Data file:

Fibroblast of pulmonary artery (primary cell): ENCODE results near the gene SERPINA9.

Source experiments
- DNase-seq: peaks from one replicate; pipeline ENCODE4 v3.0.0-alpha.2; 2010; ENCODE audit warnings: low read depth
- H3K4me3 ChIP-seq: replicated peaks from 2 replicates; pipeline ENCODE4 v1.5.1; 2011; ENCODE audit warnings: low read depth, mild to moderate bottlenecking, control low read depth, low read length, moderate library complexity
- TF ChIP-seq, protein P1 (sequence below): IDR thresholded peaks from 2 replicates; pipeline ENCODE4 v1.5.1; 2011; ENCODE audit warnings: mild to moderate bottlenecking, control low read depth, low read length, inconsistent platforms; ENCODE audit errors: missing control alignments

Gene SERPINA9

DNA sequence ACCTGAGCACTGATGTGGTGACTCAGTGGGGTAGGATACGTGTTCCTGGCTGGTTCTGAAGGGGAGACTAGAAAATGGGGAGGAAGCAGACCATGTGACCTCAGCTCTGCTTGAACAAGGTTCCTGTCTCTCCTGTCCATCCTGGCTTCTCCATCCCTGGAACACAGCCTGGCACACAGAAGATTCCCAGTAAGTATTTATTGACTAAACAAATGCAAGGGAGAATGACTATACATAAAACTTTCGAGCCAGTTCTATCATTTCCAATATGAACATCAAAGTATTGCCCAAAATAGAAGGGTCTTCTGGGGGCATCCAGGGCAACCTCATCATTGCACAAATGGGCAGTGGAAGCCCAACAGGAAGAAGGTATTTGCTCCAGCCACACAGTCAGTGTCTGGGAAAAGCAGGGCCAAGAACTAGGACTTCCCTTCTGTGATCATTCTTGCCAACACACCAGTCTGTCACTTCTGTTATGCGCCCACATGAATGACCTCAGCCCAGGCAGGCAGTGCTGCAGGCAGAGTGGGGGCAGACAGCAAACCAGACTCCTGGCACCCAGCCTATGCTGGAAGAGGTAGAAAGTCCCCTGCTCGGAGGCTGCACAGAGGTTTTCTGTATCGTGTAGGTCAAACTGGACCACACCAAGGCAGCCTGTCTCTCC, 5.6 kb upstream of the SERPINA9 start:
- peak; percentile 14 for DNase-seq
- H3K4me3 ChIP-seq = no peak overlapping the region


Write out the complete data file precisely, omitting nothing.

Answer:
Fibroblast of pulmonary artery (primary cell): ENCODE results near the gene SERPINA9.

Source experiments
- DNase-seq: peaks from one replicate; pipeline ENCODE4 v3.0.0-alpha.2; 2010; ENCODE audit warnings: low read depth
- H3K4me3 ChIP-seq: replicated peaks from 2 replicates; pipeline ENCODE4 v1.5.1; 2011; ENCODE audit warnings: low read depth, mild to moderate bottlenecking, control low read depth, low read length, moderate library complexity
- TF ChIP-seq, protein P1 (sequence below): IDR thresholded peaks from 2 replicates; pipeline ENCODE4 v1.5.1; 2011; ENCODE audit warnings: mild to moderate bottlenecking, control low read depth, low read length, inconsistent platforms; ENCODE audit errors: missing control alignments

Gene SERPINA9

DNA sequence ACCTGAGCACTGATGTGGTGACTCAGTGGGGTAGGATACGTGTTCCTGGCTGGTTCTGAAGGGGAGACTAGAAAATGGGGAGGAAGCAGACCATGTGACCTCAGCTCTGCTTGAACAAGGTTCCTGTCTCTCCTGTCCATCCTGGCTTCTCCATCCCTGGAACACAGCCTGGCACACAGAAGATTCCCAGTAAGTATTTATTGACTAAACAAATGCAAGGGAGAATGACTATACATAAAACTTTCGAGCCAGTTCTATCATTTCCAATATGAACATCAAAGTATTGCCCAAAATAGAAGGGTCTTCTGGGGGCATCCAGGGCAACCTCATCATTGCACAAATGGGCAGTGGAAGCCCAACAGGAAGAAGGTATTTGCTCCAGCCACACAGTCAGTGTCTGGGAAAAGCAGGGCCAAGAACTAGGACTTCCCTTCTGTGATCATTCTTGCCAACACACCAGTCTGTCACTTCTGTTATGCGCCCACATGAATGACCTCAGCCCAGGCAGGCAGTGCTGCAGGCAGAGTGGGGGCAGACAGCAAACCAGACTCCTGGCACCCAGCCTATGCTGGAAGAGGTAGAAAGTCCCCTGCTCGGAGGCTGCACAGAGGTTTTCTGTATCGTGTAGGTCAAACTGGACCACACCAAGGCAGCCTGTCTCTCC, 5.6 kb upstream of the SERPINA9 start:
- peak; percentile 14 for DNase-seq
- H3K4me3 ChIP-seq = no peak overlapping the region